Preferably, the CFA minimizes the role of the GFs. Therefore, in an initial iteration of step 304, the GFs are assumed to be zero. Non-zero GFs (0<GF≦1) can be used in subsequent iterations of step 304, if necessary. Ideally, each GF should be as close to zero as possible. An optimized GF set from the binary layers allows all the spectra to be fitted over a range defined by known values of film stack parameters, such as the thickness of each layer as provided by step 303. The known film stack parameters are nodes (or calibration points) in relation to the set of variables to be optimized, which are other film stack parameters (e.g. RI or the fraction of space-fill) and the variables associated with the GFs. In one embodiment, a GF lookup model can be used to determine the appropriate GF set, wherein the GF lookup model can advantageously take into account diffraction variables that vary with thickness, grating dimensions, or scattering.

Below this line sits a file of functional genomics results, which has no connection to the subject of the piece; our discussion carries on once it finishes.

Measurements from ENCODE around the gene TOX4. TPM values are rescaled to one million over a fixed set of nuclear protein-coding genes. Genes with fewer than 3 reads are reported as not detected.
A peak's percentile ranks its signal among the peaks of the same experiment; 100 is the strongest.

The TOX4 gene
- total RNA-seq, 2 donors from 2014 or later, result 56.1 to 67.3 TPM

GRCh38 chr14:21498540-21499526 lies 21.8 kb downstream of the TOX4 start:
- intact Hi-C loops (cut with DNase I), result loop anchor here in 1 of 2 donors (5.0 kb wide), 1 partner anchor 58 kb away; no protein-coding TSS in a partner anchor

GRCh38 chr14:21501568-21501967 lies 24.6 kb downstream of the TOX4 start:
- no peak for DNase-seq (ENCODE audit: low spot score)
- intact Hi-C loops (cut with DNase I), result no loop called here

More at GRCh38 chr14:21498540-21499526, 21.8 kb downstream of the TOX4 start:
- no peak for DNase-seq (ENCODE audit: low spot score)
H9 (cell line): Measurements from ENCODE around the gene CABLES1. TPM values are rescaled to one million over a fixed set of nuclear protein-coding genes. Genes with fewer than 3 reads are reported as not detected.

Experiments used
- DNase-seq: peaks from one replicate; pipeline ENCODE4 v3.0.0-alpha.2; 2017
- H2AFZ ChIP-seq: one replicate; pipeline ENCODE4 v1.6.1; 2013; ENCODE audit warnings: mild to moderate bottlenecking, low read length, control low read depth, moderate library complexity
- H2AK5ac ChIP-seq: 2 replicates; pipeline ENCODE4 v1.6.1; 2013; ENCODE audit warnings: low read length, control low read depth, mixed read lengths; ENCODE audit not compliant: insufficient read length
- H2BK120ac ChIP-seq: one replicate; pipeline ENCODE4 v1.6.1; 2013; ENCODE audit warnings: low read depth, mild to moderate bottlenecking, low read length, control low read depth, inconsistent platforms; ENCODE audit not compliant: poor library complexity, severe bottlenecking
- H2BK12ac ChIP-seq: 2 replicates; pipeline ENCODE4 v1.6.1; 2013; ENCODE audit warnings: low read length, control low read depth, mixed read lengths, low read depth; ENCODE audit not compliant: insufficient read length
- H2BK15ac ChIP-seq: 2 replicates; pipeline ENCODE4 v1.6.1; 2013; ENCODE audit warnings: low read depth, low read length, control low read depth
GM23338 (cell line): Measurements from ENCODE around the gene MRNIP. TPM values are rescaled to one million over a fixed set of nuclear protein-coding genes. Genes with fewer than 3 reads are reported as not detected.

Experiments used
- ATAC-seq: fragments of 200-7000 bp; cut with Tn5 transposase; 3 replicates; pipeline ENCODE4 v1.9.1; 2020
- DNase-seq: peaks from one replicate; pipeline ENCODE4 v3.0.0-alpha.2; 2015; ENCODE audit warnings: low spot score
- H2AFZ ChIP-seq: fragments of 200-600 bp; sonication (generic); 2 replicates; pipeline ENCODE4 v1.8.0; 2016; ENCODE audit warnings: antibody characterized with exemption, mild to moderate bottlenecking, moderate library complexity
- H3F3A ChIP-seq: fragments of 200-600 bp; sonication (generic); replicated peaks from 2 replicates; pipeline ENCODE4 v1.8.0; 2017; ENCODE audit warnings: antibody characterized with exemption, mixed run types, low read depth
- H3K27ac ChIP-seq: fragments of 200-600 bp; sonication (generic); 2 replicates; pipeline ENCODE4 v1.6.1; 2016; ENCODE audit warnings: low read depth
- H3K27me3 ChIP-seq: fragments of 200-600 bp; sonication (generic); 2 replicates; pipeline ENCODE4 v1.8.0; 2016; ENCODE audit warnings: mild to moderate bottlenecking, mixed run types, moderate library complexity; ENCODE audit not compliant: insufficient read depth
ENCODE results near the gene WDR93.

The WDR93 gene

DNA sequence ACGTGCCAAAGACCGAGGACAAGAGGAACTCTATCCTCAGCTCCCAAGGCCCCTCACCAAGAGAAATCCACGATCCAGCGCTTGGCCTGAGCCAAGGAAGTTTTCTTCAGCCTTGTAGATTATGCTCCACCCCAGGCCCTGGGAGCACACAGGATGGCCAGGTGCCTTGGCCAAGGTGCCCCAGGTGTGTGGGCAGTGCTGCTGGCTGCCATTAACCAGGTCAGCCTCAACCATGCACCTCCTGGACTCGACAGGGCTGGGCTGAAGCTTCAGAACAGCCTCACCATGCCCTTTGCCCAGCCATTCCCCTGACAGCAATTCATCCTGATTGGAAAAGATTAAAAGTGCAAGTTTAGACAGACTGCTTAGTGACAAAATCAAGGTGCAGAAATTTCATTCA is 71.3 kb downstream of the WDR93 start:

In step 305, using the identified CFA and GF set, a DOE model can be optimized. This optimization refers to modifying the model for the grating structure to fit the actual spectra (i.e. SE spectra from step 302) with minimal error compared to the actual data (i.e. the target thicknesses from step 303). As optimization occurs, i.e. a plurality of the spectra are simultaneously fitted, the fractions of materials present in the binary layers can float as variables until optimized values of the fractions can be determined.
Usually in an initial iteration of step 305, only a subset of the spectra is fit. For example, if 9 samples of the DOE are used, then step 305 may fit spectra from 3 out of the 9 samples. Note that the average distribution of the 3 samples should capture the DOE distribution, i.e. the subset should be a sampling that follows the statistics of the DOE. For example, in one embodiment, the subset of samples could include the thinnest thickness of the layers, the thickest thickness of the layers, and an average thickness of the layers.